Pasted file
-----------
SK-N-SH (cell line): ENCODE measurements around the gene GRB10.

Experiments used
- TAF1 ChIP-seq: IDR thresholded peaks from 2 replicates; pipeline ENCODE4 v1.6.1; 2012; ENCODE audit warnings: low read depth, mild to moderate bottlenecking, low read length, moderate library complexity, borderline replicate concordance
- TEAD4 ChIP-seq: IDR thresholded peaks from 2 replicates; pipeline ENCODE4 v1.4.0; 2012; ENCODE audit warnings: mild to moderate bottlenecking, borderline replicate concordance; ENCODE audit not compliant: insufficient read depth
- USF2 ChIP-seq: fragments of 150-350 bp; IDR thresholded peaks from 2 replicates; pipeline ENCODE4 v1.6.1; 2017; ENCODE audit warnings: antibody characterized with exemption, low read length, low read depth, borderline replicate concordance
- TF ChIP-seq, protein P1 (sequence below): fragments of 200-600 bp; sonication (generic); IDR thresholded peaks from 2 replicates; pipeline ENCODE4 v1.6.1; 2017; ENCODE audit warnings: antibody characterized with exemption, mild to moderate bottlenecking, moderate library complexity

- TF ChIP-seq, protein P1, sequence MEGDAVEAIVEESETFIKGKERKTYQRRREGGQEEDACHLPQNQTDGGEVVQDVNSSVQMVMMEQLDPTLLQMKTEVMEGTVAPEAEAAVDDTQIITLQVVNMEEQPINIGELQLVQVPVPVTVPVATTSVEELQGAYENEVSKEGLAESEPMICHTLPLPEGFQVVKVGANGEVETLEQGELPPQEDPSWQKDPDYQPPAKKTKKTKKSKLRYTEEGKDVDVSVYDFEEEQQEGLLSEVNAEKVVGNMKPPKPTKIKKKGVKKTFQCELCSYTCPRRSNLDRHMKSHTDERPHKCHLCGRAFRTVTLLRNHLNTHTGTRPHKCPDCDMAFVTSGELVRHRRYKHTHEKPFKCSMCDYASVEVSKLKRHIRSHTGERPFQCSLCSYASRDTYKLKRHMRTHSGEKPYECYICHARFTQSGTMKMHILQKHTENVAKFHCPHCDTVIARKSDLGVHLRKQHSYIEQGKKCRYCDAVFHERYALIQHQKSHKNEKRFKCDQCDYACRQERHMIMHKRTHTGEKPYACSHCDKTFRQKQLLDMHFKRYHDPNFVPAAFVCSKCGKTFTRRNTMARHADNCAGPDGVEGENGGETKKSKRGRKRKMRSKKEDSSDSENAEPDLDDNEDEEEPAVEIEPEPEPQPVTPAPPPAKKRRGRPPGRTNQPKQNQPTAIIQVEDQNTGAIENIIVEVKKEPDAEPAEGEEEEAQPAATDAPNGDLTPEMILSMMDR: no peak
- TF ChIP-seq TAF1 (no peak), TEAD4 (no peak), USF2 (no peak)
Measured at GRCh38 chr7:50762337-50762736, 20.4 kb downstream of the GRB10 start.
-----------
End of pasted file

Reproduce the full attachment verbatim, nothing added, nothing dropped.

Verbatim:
SK-N-SH (cell line): ENCODE measurements around the gene GRB10.

Experiments used
- TAF1 ChIP-seq: IDR thresholded peaks from 2 replicates; pipeline ENCODE4 v1.6.1; 2012; ENCODE audit warnings: low read depth, mild to moderate bottlenecking, low read length, moderate library complexity, borderline replicate concordance
- TEAD4 ChIP-seq: IDR thresholded peaks from 2 replicates; pipeline ENCODE4 v1.4.0; 2012; ENCODE audit warnings: mild to moderate bottlenecking, borderline replicate concordance; ENCODE audit not compliant: insufficient read depth
- USF2 ChIP-seq: fragments of 150-350 bp; IDR thresholded peaks from 2 replicates; pipeline ENCODE4 v1.6.1; 2017; ENCODE audit warnings: antibody characterized with exemption, low read length, low read depth, borderline replicate concordance
- TF ChIP-seq, protein P1 (sequence below): fragments of 200-600 bp; sonication (generic); IDR thresholded peaks from 2 replicates; pipeline ENCODE4 v1.6.1; 2017; ENCODE audit warnings: antibody characterized with exemption, mild to moderate bottlenecking, moderate library complexity

- TF ChIP-seq, protein P1, sequence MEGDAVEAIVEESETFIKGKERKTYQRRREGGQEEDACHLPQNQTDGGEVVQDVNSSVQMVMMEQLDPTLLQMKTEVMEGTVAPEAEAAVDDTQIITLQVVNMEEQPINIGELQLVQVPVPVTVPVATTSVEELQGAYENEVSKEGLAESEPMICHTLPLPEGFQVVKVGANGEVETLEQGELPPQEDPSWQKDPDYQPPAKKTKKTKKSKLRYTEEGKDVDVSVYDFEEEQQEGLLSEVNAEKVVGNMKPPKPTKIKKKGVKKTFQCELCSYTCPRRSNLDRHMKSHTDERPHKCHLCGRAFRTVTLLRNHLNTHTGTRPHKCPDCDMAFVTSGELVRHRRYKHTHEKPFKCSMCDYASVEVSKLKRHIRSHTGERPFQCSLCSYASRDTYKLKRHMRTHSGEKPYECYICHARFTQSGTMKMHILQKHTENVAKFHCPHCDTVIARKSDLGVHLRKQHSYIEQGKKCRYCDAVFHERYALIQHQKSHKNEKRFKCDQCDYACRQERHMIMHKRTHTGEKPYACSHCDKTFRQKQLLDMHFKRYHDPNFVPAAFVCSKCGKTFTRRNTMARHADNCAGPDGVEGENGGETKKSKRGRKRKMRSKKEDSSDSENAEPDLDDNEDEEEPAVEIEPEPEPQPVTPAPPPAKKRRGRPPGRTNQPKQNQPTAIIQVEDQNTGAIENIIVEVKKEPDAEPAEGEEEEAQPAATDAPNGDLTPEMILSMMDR: no peak
- TF ChIP-seq TAF1 (no peak), TEAD4 (no peak), USF2 (no peak)
Measured at GRCh38 chr7:50762337-50762736, 20.4 kb downstream of the GRB10 start.